Parius Interview

7 min read

We invited the young crushing band from Philadelphia, Pennsylvania – Parius, for a friendly talk. They have a big occasion now – their second full-length album “The Eldritch Realm” is set for release on just today, 20th of July. And what better opportunity for Blessed Altar Zine to present these talented young musicians! My brother in arms UHF already reviewed the album, but now I have Louis, the vocalist of the band with me, and he will have the tough responsibility to stand our curiosity and tell us about everything which Parius is about.

– Hello, Louis! Thank you for accepting our invitation for this interview! How are you just around the release of your second full-length album “The Eldritch Realm”? I guess very much excited and busy…
– Hey guys! Thanks so much to you, Vladi, and Blessed Altar Zine for the interest in the band! We’re all really excited to get this stuff out there. Things have been chugging along in preparation, and I can’t wait to hear what people think of it!

– Please, tell us more about Parius, some history, background. Present the band to our readers.
– We started this band when most of us were around 15/16 years old. I (Louis) had been into metal for a few years at that point and had always wanted to front a band. Two friends of mine in highschool knew that I could do harsh vocals and asked me to form a band. Neither of those two guys are still around, but our guitarist, Ryan, was friends with one of them and joined around the same time I did. We’ve had some line up changes, but we’ve been chugging along ever since playing the occasional local show and writing music. We’re in our early 20’s now and it finally feels like we’ve hit a certain stride as a band, so it’s more fun than it’s ever been!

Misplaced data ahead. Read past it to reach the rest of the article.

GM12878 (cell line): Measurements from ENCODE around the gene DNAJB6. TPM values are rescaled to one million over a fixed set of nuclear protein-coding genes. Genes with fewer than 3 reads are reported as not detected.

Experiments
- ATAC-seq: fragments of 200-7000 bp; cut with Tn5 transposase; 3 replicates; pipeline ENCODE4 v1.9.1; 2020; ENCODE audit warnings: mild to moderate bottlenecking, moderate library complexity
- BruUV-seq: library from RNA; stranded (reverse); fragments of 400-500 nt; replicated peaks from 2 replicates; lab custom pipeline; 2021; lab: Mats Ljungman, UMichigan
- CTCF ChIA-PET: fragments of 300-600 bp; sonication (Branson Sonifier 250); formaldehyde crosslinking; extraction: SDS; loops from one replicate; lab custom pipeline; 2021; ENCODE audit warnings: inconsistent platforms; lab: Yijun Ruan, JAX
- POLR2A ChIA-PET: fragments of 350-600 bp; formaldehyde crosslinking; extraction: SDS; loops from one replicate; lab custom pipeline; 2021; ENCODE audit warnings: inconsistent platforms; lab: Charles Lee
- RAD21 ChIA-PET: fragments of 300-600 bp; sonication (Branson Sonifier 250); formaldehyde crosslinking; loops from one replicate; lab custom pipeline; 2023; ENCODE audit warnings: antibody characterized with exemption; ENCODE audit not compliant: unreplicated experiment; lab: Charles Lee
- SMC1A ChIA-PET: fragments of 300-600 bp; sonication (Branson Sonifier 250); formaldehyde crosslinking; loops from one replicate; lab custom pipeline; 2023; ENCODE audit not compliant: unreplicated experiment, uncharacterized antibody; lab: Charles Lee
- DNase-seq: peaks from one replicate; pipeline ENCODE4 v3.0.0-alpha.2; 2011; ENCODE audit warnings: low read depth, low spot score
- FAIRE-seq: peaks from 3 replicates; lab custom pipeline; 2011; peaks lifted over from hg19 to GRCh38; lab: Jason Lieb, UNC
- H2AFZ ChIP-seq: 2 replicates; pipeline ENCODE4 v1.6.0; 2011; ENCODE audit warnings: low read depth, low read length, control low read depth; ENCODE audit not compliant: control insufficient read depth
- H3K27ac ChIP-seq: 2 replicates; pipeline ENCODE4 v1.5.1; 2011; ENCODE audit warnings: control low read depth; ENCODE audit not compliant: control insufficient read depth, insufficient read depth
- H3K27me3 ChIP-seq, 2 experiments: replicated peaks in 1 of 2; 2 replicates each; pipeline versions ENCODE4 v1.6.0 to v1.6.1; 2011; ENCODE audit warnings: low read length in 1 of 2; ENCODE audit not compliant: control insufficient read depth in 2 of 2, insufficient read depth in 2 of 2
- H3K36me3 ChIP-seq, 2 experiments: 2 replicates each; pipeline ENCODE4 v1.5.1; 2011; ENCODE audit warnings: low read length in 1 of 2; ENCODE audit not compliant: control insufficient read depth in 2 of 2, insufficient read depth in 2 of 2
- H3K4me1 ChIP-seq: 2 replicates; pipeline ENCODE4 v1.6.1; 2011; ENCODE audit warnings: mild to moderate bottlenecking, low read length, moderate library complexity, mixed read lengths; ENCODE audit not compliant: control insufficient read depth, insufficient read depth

– Why “Parius”? What does it stand for and behind?
– Sorry to break it to you, but as far as most people are concerned Parius is basically just a nonsense word! We started under the name Epitaph. After a while we didn’t really care for it and thought it was a bit silly considering there was a record label with the same name. We moved to Pariah for a very brief time until we realized there was another local band with that name. After that we kind of just landed on Parius because it still sounded like Pariah, but it was different enough. I’ve grown to like the name because I like single word band names that you can come to “own”. Kind of like our brother band also based in Philly, Alustrium. I’ve never been a huge fan of [adjective] of [noun] style band names. I am told, however, that Parius is part of a Latin name for some sea snail. What can ya do?

– What is to be a very young musical band in this grinding digital era? How do you see the business and the scene?
– Honestly, it works great for us. We’re not a touring band and play piecemeal shows locally, so the fact that we can drive our music out into the world through the internet is a great gift for us. It allows everyone around the world to listen if they can find it! Luckily, we don’t see the band as something that will ever make us money and do other things to support ourselves, so we don’t stress about sales or anything like that. Although it is humbling when someone does spend their hard earned money to buy our music! We usually funnel it back into the band or buy emergency beer.

– You are still an independent artist…
– It’s true, we’re independent! We toyed with the idea of sending our stuff to labels, but we don’t want to get stuck in contracts and most of us can’t commit to touring, unfortunately. We decided to handle it ourselves. It makes it a little more complicated when we do it, but it’s always rewarding.

– I personally find Saturnine more melodic, more into melodic death metal spectrum, but how would you describe the differences between Saturnine and The Eldritch Realm, then and now?